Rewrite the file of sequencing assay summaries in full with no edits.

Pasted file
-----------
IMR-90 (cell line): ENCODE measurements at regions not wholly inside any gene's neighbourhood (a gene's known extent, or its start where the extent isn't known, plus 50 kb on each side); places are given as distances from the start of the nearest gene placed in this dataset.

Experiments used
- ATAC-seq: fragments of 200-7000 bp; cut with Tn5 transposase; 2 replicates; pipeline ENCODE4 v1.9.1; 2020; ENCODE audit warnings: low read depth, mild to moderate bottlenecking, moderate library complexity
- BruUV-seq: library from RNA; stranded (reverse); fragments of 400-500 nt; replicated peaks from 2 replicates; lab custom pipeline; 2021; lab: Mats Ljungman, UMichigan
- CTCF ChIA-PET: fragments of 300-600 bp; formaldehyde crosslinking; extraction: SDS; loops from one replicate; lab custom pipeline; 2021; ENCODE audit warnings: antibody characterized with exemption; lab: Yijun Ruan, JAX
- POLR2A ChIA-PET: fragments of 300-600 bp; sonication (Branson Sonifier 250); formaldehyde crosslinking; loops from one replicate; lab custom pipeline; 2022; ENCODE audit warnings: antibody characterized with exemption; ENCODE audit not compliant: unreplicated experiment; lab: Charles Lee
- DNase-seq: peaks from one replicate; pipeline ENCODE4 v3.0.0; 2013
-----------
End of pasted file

IMR-90 (cell line): ENCODE measurements at regions not wholly inside any gene's neighbourhood (a gene's known extent, or its start where the extent isn't known, plus 50 kb on each side); places are given as distances from the start of the nearest gene placed in this dataset.

Experiments used
- ATAC-seq: fragments of 200-7000 bp; cut with Tn5 transposase; 2 replicates; pipeline ENCODE4 v1.9.1; 2020; ENCODE audit warnings: low read depth, mild to moderate bottlenecking, moderate library complexity
- BruUV-seq: library from RNA; stranded (reverse); fragments of 400-500 nt; replicated peaks from 2 replicates; lab custom pipeline; 2021; lab: Mats Ljungman, UMichigan
- CTCF ChIA-PET: fragments of 300-600 bp; formaldehyde crosslinking; extraction: SDS; loops from one replicate; lab custom pipeline; 2021; ENCODE audit warnings: antibody characterized with exemption; lab: Yijun Ruan, JAX
- POLR2A ChIA-PET: fragments of 300-600 bp; sonication (Branson Sonifier 250); formaldehyde crosslinking; loops from one replicate; lab custom pipeline; 2022; ENCODE audit warnings: antibody characterized with exemption; ENCODE audit not compliant: unreplicated experiment; lab: Charles Lee
- DNase-seq: peaks from one replicate; pipeline ENCODE4 v3.0.0; 2013